- Levenshtein(A', A'') :
- the Levenshtein distance, the least-cost way to change one sequence of
tokens into the other
- n' :
- the total count of variant A'
- n :
- the total number of words (not just variants) in group A
Note that you can't use the binary method or G.I.W. for determining phonetic
distances. Both methods assume there is a sufficient number of identical forms in
3.2 Lexical distances
We determine the lexical differences in three ways. To determine the binary
differences, you can use the same program as for determining the
Levenshtein distances, by using the command line option -B
To determine the Gewichteter Identitätswert, you use the
leven -n 67 -l PA.lbl -o lex-lev.dif lex/*.lex
leven -B -n 67 -l PA.lbl -o lex-bin.dif lex/*.lex
giw -n 67 -l PA.lbl -o lex-giw.dif lex/*.lex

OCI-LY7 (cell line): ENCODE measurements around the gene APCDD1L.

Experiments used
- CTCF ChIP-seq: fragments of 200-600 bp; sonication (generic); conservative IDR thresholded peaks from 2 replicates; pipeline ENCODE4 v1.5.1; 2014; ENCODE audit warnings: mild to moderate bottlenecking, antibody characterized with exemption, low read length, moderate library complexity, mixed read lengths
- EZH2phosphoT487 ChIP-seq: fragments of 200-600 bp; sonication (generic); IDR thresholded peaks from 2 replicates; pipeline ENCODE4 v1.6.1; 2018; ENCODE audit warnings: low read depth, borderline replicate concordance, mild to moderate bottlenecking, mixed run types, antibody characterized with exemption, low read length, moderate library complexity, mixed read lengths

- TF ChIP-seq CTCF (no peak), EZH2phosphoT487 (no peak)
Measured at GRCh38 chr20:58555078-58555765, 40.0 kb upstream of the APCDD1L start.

You now have three tables with lexical differences. Using these, you can make
three cluster maps, like you did in
part 2 with phonetic differences:
cluster -wm -o lex-lev.clu lex-lev.dif
cluster -wm -o lex-bin.clu lex-bin.dif
cluster -wm -o lex-giw.clu lex-giw.dif
mapclust -o map-lev.ps PA.cfg lex-lev.clu 4
mapclust -o map-bin.ps PA.cfg lex-bin.clu 4
mapclust -o map-giw.ps PA.cfg lex-giw.clu 4
You will see that these three maps are not identical. So, which map is the most
accurate? That question will be addressed in part 6
of the tutorial.
3.3 Multidimensional scaling
is a technique that, using a table of differences, tries to position a set of
elements into some space, such that the relative distances in that space
between all elements corresponds as close as possible to those
in the table of differences. You can apply MDS on the plane (two
dimensions), in three-dimensional space, or with another number of dimensions.
There is a nice trick you can do with MDS. First you apply MDS in three
dimensions, so each place is assigned three coordinates. You can do
this with the mds program.
The program offers several methods. Kruskal's Method
(option: -K) usually gives the best results.
Then you use the three coordinates as colour components (red, green, and blue)
to give each place a unique composite colour. This is done with the
maprgb program. Below is an example based
on the phonetic differences from part 2.
Try making similar maps based on lexical differences.